U.S. stock-index futures slid, following equities’ biggest gain since May, as China’s currency devaluation sparked concern across global markets that the world’s second-largest economy is headed for a deeper slowdown.
General Motors Co. and Ford Motor Co. slipped more than 1.3 percent. Caterpillar Inc., Tiffany & Co. and Apple Inc. each lost at least 1.4 percent. Google Inc. advanced 5.7 percent after saying it will reorganize into a holding company to be called Alphabet Inc.
Standard & Poor’s 500 Index E-mini contracts expiring next month declined 0.7 percent to 2,084.75 at 8:44 a.m. in New York. Dow Jones Industrial Average futures slid 141 points, or 0.8 percent, to 17,412, after the underlying index on Monday snapped its longest losing streak since 2011.
“There’s more caution after a very strong day yesterday,” said Veronika Pechlaner, an investment manager at Ashburton Ltd. in Jersey, the Channel Islands. “The market is coming to terms on how much Asian exposure listed U.S. companies have.”
China devalued the yuan by 1.9 percent, the most in two decades, after data this month showed a plunge in exports, weaker-than-estimated manufacturing and a slowdown credit growth. The surprise move rippled through global markets, sparking selloffs in emerging-market currencies, commodities, and European auto and luxury stocks with exposure to China.

Commodities Retreat

Commodities declined amid speculation yuan weakness will erode the buying power of Chinese consumers. Alcoa Inc., the largest U.S. producer of aluminum, fell 2.4 percent. Exxon Mobil Corp. and Freeport-McMoRan Inc. lost at least 2 percent. Crude oil in the U.S. slumped 2.5 percent.
Investors will also look to corporate releases, as the earnings season draws to a close. Cisco Systems Inc. and News Corp. are among companies posting quarterly updates this week.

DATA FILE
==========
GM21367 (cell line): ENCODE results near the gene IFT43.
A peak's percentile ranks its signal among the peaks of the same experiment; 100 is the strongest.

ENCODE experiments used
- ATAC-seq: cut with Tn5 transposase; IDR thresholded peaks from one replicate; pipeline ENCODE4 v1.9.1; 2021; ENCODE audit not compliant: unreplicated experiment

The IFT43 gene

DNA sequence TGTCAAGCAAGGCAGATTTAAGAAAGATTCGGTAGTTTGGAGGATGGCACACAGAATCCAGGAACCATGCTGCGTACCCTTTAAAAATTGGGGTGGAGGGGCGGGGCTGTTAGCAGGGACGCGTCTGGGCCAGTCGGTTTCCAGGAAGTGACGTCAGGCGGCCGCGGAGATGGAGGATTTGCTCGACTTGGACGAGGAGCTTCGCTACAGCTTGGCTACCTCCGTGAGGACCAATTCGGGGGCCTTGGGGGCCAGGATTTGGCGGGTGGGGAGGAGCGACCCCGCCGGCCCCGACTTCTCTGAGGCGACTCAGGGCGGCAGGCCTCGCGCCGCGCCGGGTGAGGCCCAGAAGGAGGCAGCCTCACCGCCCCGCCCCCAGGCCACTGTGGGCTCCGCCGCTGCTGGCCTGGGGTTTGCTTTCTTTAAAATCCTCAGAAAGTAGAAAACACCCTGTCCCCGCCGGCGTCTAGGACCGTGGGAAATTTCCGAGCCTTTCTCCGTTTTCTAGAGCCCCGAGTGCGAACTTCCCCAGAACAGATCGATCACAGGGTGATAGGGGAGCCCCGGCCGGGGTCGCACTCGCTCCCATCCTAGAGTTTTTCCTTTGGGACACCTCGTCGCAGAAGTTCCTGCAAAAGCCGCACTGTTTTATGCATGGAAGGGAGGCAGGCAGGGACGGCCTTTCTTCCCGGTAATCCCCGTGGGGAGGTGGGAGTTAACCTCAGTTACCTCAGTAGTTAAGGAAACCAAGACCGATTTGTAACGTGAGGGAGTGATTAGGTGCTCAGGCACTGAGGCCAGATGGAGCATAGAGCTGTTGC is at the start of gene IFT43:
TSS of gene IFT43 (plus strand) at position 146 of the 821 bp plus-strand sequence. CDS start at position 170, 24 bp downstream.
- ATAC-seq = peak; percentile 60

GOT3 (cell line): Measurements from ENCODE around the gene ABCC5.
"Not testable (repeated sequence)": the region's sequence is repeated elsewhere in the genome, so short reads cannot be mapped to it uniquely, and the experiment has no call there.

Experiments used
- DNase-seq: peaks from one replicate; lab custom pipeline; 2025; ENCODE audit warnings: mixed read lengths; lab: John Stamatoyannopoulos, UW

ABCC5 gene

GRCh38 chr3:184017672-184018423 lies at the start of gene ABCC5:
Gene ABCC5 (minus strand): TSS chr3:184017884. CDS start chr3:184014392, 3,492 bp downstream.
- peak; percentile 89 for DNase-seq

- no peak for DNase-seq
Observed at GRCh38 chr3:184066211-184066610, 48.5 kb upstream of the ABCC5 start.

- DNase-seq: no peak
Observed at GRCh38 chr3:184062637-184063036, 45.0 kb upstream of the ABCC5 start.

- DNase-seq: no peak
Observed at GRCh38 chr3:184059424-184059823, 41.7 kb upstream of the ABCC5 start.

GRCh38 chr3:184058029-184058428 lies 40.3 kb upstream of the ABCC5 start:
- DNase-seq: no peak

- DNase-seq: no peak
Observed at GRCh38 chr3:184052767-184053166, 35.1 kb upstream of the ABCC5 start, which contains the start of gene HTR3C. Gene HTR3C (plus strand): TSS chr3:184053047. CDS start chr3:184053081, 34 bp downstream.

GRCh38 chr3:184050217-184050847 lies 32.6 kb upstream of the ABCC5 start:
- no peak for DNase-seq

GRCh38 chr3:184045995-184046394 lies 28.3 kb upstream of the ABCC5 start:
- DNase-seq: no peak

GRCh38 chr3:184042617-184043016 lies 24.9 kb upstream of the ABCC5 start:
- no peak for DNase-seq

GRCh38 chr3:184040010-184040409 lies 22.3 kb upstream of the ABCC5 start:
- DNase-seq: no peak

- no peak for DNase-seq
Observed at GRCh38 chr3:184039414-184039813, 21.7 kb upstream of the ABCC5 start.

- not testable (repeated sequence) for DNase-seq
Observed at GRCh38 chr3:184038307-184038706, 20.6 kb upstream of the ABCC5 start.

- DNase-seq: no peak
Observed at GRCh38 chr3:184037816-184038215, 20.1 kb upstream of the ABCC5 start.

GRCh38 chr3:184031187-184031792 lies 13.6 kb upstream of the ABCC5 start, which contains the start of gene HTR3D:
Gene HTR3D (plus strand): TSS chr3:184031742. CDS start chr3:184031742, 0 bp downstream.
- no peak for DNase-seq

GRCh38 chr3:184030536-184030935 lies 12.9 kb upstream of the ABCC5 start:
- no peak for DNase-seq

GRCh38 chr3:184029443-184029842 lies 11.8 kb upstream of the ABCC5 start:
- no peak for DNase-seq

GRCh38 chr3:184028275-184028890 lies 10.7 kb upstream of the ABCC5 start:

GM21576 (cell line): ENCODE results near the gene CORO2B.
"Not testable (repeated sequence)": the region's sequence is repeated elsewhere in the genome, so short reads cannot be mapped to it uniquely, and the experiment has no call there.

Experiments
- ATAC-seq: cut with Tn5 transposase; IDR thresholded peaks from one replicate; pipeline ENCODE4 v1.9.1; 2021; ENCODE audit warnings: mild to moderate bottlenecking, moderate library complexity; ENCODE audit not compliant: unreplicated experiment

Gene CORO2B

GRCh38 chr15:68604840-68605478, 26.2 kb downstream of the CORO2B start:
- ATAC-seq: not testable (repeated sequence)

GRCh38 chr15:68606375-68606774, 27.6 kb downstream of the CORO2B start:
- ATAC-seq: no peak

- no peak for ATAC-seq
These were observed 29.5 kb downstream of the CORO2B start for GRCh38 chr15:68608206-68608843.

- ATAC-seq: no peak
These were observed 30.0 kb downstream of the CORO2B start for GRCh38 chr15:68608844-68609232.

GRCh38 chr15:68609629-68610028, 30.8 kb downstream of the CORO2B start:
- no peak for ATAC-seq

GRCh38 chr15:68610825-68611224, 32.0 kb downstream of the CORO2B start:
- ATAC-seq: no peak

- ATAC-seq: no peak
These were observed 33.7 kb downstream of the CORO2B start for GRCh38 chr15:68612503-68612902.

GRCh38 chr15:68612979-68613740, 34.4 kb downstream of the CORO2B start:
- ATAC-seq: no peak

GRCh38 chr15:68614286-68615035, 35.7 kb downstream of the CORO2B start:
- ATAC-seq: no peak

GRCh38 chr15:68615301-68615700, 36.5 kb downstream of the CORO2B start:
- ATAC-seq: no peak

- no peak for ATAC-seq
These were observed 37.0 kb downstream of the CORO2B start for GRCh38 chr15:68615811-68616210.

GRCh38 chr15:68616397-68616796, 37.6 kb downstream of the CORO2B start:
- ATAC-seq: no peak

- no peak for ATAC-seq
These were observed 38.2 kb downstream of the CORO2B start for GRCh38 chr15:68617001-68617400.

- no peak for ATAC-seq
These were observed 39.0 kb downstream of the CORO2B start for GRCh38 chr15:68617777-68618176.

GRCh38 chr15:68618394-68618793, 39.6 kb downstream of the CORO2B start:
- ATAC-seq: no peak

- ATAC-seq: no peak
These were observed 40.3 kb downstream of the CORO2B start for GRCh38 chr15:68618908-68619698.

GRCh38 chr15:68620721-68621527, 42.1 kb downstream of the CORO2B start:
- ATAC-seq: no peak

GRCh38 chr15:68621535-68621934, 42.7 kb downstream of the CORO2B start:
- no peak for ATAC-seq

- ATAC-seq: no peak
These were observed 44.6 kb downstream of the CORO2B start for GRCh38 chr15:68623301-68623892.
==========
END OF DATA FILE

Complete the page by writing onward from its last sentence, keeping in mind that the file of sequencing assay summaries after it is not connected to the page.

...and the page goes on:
Of the S&P 500 members that have already reported, 74 percent beat profit estimates and about half topped sales projections. Analysts now project a more modest drop in second-quarter earnings, calling for a 2.1 percent fall instead of a 6.4 percent decline a month earlier.
Investors are also watching economic data to gauge when the Federal Reserve will raise interest rates for the first time since 2006. A report today showed worker productivity struggled to gain traction in the second quarter after slumping over the previous six months. The measure of employee output per hour increased at a 1.3 percent annualized rate from April through June. A Bloomberg survey of economists called for a 1.6 percent advance.
Unit labor costs, which are adjusted for efficiency gains, were forecast to be little changed, according to the Bloomberg survey median. They climbed 2.1 percent in the year ended June.
Among other shares moving on corporate news, Kraft Heinz Co. retreated 2.3 percent after quarterly sales missed estimates. Crane maker Terex Corp. jumped 22 percent after agreeing to merge with with Finnish competitor Konecranes Oyj.
Symantec Corp. added 2.5 percent after increasing its share buyback program, and as Carlyle Group LP said it will buy the security software maker’s Veritas data-storage unit for $8 billion in cash.